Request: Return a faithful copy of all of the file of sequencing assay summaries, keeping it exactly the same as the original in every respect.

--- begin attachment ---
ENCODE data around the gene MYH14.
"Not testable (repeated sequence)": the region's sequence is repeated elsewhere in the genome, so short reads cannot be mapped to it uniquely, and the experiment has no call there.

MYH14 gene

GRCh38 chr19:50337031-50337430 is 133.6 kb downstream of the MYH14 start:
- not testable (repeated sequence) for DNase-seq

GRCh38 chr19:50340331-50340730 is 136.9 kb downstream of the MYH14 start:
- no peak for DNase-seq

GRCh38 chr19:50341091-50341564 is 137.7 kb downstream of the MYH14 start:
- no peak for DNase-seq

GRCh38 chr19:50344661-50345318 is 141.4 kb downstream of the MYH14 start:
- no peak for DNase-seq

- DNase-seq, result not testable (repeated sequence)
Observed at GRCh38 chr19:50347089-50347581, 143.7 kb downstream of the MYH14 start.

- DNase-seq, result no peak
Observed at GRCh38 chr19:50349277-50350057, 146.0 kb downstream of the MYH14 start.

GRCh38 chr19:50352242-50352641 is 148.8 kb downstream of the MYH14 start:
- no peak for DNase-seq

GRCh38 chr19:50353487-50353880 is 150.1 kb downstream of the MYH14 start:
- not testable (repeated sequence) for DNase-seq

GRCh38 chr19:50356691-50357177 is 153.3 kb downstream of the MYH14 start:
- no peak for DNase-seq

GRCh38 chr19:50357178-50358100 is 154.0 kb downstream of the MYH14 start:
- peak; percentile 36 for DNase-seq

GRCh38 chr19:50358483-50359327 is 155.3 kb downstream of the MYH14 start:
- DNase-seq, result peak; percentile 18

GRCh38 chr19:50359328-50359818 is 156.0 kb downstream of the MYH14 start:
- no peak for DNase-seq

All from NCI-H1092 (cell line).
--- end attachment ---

ENCODE data around the gene MYH14.
"Not testable (repeated sequence)": the region's sequence is repeated elsewhere in the genome, so short reads cannot be mapped to it uniquely, and the experiment has no call there.

MYH14 gene

GRCh38 chr19:50337031-50337430 is 133.6 kb downstream of the MYH14 start:
- not testable (repeated sequence) for DNase-seq

GRCh38 chr19:50340331-50340730 is 136.9 kb downstream of the MYH14 start:
- no peak for DNase-seq

GRCh38 chr19:50341091-50341564 is 137.7 kb downstream of the MYH14 start:
- no peak for DNase-seq

GRCh38 chr19:50344661-50345318 is 141.4 kb downstream of the MYH14 start:
- no peak for DNase-seq

- DNase-seq, result not testable (repeated sequence)
Observed at GRCh38 chr19:50347089-50347581, 143.7 kb downstream of the MYH14 start.

- DNase-seq, result no peak
Observed at GRCh38 chr19:50349277-50350057, 146.0 kb downstream of the MYH14 start.

GRCh38 chr19:50352242-50352641 is 148.8 kb downstream of the MYH14 start:
- no peak for DNase-seq

GRCh38 chr19:50353487-50353880 is 150.1 kb downstream of the MYH14 start:
- not testable (repeated sequence) for DNase-seq

GRCh38 chr19:50356691-50357177 is 153.3 kb downstream of the MYH14 start:
- no peak for DNase-seq

GRCh38 chr19:50357178-50358100 is 154.0 kb downstream of the MYH14 start:
- peak; percentile 36 for DNase-seq

GRCh38 chr19:50358483-50359327 is 155.3 kb downstream of the MYH14 start:
- DNase-seq, result peak; percentile 18

GRCh38 chr19:50359328-50359818 is 156.0 kb downstream of the MYH14 start:
- no peak for DNase-seq

All from NCI-H1092 (cell line).